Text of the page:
CORNWALL, Ontario – For some, it begins with their foot and for others, their speech, but for one particular local man, it was his loss of balance which was the first indicator that something was definitely wrong.
Four years ago Ken Depatie, now 44, walked into his doctor’s office to get to the bottom of his symptoms and walked out stripped of his trucking licence and a grim diagnosis – ALS.
Within no time the disease took over his body to where he is now wheelchair bound and barely able to speak. His wife of 23 years, Carole, interprets for him.
“We were high school sweethearts,” she said.
About all he can manage are two steps to get in his wheel chair from his hospital bed, in the living room, where Carole also sleeps, in a twin bed pushed up against his.
“He needs help turning,” she said.
During the day he watches television – hockey and other sports. He’s rooting for the Ducks in the NHL playoffs. With the little thumb movement he has left, he plays video games and keeps in touch with his friends on Facebook.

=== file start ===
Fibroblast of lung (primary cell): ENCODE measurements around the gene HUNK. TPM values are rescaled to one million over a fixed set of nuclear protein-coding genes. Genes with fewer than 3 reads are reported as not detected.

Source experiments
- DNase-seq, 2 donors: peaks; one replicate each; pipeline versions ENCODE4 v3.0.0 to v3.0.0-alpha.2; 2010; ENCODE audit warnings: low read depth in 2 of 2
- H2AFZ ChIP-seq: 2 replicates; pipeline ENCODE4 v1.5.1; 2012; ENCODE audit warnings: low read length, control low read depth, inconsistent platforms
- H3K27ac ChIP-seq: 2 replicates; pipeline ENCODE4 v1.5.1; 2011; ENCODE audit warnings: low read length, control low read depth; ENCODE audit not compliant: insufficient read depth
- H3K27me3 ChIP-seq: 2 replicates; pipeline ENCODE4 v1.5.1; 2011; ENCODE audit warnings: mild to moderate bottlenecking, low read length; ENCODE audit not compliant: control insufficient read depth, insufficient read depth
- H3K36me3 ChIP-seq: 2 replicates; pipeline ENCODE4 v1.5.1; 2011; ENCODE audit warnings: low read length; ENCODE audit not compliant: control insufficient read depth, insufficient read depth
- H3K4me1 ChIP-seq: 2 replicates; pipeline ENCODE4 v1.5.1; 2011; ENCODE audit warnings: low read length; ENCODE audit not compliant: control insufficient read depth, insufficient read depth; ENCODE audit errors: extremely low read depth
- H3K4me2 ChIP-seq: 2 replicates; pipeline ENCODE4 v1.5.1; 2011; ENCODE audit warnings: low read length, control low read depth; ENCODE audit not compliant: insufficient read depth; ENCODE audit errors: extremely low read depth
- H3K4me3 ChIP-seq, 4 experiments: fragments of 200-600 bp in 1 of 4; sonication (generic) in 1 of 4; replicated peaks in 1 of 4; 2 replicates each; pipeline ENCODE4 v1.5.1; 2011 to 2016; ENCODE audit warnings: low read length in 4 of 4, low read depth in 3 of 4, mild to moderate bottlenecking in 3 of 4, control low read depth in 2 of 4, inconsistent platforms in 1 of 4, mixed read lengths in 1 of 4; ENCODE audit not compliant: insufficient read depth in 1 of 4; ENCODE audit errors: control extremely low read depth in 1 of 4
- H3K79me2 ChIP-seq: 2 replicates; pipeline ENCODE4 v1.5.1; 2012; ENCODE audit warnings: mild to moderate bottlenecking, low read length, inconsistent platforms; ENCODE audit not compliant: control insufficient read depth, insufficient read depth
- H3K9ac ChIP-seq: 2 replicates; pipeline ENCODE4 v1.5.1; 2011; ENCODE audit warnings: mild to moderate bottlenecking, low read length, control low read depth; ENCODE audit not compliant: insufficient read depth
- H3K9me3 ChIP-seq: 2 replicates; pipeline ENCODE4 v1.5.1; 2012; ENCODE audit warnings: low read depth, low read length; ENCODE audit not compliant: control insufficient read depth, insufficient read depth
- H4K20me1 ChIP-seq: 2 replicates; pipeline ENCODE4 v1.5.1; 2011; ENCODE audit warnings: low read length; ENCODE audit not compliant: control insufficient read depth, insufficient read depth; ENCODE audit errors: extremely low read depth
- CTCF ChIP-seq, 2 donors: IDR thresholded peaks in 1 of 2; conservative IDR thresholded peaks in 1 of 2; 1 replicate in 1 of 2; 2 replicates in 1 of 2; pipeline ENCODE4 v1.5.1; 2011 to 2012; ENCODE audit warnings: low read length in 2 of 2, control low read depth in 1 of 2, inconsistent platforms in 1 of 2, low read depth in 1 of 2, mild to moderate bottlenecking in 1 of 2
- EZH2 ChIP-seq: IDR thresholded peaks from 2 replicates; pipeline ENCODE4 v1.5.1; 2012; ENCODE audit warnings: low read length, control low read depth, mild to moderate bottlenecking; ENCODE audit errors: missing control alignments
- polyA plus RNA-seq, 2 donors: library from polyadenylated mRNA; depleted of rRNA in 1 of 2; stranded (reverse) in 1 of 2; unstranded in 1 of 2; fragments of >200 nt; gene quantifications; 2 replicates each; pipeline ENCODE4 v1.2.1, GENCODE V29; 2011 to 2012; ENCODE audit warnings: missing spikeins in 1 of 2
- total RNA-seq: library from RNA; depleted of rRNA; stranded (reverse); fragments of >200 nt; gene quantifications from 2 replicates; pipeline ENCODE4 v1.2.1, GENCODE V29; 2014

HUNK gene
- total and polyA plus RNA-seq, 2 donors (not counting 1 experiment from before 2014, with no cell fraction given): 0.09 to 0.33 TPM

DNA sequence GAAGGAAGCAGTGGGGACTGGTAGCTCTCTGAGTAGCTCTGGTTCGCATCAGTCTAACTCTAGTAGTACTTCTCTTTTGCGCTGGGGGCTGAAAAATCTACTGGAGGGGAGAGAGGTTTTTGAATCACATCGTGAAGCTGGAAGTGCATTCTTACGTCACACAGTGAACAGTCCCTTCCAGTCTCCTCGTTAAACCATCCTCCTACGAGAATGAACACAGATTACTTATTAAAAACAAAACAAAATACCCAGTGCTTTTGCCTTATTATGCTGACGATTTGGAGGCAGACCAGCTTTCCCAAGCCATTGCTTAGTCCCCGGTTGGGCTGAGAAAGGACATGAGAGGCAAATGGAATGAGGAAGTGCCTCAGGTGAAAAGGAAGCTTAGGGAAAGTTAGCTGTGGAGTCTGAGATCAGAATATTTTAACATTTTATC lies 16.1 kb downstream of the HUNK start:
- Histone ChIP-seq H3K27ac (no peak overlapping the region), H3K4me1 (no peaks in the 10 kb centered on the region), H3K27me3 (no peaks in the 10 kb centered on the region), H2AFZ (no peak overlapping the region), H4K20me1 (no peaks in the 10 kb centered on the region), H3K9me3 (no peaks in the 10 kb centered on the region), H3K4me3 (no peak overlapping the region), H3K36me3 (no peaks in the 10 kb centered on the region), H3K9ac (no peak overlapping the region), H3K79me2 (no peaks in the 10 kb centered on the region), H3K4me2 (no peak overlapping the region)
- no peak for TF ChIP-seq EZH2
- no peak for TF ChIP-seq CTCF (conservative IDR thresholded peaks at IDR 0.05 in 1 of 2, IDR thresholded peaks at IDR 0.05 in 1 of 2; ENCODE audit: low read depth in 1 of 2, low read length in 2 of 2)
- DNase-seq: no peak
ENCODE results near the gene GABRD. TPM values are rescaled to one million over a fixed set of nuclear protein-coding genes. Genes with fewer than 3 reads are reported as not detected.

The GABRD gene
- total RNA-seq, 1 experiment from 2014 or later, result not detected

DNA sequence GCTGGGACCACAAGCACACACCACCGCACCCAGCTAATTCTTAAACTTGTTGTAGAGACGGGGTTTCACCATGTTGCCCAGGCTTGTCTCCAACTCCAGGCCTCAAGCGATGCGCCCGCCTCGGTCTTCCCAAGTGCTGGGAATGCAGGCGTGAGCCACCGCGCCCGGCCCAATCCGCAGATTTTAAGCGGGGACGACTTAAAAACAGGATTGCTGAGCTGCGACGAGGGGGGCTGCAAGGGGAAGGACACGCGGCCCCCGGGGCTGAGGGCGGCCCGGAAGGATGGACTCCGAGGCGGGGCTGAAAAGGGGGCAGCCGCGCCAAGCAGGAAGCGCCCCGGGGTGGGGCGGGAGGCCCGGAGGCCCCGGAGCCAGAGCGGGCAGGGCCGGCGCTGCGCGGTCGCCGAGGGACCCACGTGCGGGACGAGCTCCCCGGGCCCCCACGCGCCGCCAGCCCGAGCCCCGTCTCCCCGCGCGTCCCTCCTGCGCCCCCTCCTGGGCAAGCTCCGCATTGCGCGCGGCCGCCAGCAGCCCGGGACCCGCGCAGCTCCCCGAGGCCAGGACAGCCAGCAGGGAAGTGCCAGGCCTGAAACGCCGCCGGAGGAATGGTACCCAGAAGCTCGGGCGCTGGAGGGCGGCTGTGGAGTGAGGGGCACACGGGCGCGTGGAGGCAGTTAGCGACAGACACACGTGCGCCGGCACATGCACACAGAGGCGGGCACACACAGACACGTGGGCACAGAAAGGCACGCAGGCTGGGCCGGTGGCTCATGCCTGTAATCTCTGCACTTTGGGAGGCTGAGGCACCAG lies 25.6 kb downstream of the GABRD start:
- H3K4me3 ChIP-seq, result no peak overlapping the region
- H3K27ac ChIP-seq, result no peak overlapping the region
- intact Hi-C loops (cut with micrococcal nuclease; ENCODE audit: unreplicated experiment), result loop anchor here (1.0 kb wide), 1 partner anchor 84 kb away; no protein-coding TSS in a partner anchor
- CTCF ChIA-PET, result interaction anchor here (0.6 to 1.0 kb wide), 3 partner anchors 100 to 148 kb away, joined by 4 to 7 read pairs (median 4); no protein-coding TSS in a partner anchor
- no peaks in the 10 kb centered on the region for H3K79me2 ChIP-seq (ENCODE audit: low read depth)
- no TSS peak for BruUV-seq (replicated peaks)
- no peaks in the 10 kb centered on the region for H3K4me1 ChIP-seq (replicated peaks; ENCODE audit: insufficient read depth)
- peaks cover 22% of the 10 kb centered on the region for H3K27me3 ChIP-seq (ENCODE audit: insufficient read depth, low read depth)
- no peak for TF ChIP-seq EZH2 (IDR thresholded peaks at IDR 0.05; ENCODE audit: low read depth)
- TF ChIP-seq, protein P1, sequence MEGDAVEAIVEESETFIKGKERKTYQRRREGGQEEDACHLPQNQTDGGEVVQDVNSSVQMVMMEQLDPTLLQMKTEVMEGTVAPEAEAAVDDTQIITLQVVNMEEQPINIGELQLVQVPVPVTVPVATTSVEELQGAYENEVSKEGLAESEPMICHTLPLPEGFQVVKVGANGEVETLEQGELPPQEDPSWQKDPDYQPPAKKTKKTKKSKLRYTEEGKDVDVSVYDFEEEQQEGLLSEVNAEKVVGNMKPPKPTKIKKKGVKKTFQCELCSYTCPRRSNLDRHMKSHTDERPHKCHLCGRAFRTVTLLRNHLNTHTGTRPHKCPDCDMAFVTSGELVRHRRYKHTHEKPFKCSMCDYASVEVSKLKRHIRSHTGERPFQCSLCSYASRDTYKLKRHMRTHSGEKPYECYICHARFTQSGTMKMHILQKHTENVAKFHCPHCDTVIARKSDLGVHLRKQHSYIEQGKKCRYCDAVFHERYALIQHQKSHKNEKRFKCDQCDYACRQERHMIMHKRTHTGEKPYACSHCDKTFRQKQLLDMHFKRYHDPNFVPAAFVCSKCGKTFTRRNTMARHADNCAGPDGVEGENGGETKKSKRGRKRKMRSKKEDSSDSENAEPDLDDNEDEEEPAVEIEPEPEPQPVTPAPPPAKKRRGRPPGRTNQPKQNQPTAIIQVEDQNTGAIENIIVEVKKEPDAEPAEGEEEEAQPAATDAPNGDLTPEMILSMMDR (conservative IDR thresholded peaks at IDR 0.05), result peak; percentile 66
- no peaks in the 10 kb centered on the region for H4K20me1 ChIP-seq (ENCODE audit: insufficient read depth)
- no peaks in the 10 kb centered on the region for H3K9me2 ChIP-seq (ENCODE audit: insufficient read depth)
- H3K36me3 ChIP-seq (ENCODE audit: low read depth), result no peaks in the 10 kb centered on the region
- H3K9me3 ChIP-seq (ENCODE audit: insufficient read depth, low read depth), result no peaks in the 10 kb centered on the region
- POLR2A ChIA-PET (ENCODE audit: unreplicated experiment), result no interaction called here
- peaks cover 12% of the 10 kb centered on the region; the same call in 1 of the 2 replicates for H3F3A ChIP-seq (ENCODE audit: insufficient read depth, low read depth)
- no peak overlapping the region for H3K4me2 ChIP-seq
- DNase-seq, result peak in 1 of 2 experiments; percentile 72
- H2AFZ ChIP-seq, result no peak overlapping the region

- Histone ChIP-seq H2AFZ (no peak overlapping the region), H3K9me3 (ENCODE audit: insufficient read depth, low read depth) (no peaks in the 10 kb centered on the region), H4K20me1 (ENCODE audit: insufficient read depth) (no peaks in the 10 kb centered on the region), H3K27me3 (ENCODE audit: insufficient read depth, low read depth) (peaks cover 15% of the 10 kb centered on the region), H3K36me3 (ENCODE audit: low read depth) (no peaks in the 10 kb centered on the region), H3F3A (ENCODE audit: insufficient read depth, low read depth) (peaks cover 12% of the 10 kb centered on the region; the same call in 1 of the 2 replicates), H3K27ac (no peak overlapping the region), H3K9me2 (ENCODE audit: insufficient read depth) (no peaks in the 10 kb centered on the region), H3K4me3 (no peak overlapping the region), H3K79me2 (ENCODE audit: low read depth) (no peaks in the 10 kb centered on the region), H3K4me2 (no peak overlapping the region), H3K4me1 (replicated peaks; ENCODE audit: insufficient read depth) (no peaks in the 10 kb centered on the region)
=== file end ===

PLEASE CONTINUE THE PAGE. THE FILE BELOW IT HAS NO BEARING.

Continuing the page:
Down to 133 lbs from 210, the father of two must rely on personal support workers for his daily routine – bath, toileting, eating, and physiotherapy. A social worker comes in, as well.
“That’s helpful,” Carole says. “It’s someone you can tell what you want.”
“It’s hard. It’s an everyday challenge but the attitude he has, there are days you wouldn’t think he was sick, unbelievable, he’s got a very good attitude that helps me a lot. I have my days… We’re taking it one day at a time,” she added.
“If it wasn’t for the ALS Society, we wouldn’t be able to get his bed. He’s lost so much muscle and weight,” she explains the strain on his tailbone, and the astronomical cost of the equipment needed – wheelchair, commode. “Now he has an air mattress.”
As for his prognosis, Ken says the doctors have told him to “keep on living,” which he fully intends on doing. “I want to see my kids grow up,” he manages to say.
The annual Walk for ALS will be held on June 6. Proceeds from the event will go towards research and to assist locals, living with the disease. For further details, visit www.walkforals.ca. You can also call local organizer, Melissa Ferguson, at 613-938-6775 or email, email@example.com.